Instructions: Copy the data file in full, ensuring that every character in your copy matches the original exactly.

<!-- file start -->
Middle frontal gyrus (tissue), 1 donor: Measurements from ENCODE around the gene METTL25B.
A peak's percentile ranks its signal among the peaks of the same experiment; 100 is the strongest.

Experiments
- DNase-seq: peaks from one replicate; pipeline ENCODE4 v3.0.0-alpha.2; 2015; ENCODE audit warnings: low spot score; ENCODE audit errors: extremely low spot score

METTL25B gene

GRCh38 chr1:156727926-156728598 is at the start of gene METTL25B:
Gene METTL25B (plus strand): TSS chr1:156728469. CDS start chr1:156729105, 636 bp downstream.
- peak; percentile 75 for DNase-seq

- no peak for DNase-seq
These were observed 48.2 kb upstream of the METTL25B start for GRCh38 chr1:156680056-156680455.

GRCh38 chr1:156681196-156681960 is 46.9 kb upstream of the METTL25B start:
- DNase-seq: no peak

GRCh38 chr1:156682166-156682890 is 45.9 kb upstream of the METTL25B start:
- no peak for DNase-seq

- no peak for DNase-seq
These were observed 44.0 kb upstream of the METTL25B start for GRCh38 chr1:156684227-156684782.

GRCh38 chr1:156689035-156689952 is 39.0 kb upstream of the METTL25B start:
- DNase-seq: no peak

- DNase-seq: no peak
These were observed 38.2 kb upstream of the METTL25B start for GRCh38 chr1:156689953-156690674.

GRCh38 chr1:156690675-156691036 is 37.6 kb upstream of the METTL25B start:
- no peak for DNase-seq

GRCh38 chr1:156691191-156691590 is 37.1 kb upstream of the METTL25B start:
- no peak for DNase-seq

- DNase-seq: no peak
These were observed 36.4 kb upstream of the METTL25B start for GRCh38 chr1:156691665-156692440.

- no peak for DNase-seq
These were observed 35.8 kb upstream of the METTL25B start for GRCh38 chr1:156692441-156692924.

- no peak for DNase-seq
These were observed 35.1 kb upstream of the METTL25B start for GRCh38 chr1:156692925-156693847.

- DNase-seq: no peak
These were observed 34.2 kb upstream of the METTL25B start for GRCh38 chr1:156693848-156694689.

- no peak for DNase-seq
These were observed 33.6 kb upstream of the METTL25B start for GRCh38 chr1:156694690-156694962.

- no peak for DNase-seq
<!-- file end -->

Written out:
Middle frontal gyrus (tissue), 1 donor: Measurements from ENCODE around the gene METTL25B.
A peak's percentile ranks its signal among the peaks of the same experiment; 100 is the strongest.

Experiments
- DNase-seq: peaks from one replicate; pipeline ENCODE4 v3.0.0-alpha.2; 2015; ENCODE audit warnings: low spot score; ENCODE audit errors: extremely low spot score

METTL25B gene

GRCh38 chr1:156727926-156728598 is at the start of gene METTL25B:
Gene METTL25B (plus strand): TSS chr1:156728469. CDS start chr1:156729105, 636 bp downstream.
- peak; percentile 75 for DNase-seq

- no peak for DNase-seq
These were observed 48.2 kb upstream of the METTL25B start for GRCh38 chr1:156680056-156680455.

GRCh38 chr1:156681196-156681960 is 46.9 kb upstream of the METTL25B start:
- DNase-seq: no peak

GRCh38 chr1:156682166-156682890 is 45.9 kb upstream of the METTL25B start:
- no peak for DNase-seq

- no peak for DNase-seq
These were observed 44.0 kb upstream of the METTL25B start for GRCh38 chr1:156684227-156684782.

GRCh38 chr1:156689035-156689952 is 39.0 kb upstream of the METTL25B start:
- DNase-seq: no peak

- DNase-seq: no peak
These were observed 38.2 kb upstream of the METTL25B start for GRCh38 chr1:156689953-156690674.

GRCh38 chr1:156690675-156691036 is 37.6 kb upstream of the METTL25B start:
- no peak for DNase-seq

GRCh38 chr1:156691191-156691590 is 37.1 kb upstream of the METTL25B start:
- no peak for DNase-seq

- DNase-seq: no peak
These were observed 36.4 kb upstream of the METTL25B start for GRCh38 chr1:156691665-156692440.

- no peak for DNase-seq
These were observed 35.8 kb upstream of the METTL25B start for GRCh38 chr1:156692441-156692924.

- no peak for DNase-seq
These were observed 35.1 kb upstream of the METTL25B start for GRCh38 chr1:156692925-156693847.

- DNase-seq: no peak
These were observed 34.2 kb upstream of the METTL25B start for GRCh38 chr1:156693848-156694689.

- no peak for DNase-seq
These were observed 33.6 kb upstream of the METTL25B start for GRCh38 chr1:156694690-156694962.

- no peak for DNase-seq